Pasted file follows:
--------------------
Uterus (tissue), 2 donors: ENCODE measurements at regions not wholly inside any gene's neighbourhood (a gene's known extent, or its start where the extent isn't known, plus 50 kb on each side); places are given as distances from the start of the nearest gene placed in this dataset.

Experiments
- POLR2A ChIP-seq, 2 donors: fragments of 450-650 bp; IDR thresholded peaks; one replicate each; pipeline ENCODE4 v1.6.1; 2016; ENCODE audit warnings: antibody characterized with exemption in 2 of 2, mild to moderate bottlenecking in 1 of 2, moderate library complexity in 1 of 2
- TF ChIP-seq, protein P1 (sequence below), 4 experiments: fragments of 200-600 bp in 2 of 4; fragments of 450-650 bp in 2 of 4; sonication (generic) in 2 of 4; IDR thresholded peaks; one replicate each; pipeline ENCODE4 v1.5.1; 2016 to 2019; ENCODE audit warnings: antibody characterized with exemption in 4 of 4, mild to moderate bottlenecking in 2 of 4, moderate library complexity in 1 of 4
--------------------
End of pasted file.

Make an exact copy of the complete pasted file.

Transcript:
Uterus (tissue), 2 donors: ENCODE measurements at regions not wholly inside any gene's neighbourhood (a gene's known extent, or its start where the extent isn't known, plus 50 kb on each side); places are given as distances from the start of the nearest gene placed in this dataset.

Experiments
- POLR2A ChIP-seq, 2 donors: fragments of 450-650 bp; IDR thresholded peaks; one replicate each; pipeline ENCODE4 v1.6.1; 2016; ENCODE audit warnings: antibody characterized with exemption in 2 of 2, mild to moderate bottlenecking in 1 of 2, moderate library complexity in 1 of 2
- TF ChIP-seq, protein P1 (sequence below), 4 experiments: fragments of 200-600 bp in 2 of 4; fragments of 450-650 bp in 2 of 4; sonication (generic) in 2 of 4; IDR thresholded peaks; one replicate each; pipeline ENCODE4 v1.5.1; 2016 to 2019; ENCODE audit warnings: antibody characterized with exemption in 4 of 4, mild to moderate bottlenecking in 2 of 4, moderate library complexity in 1 of 4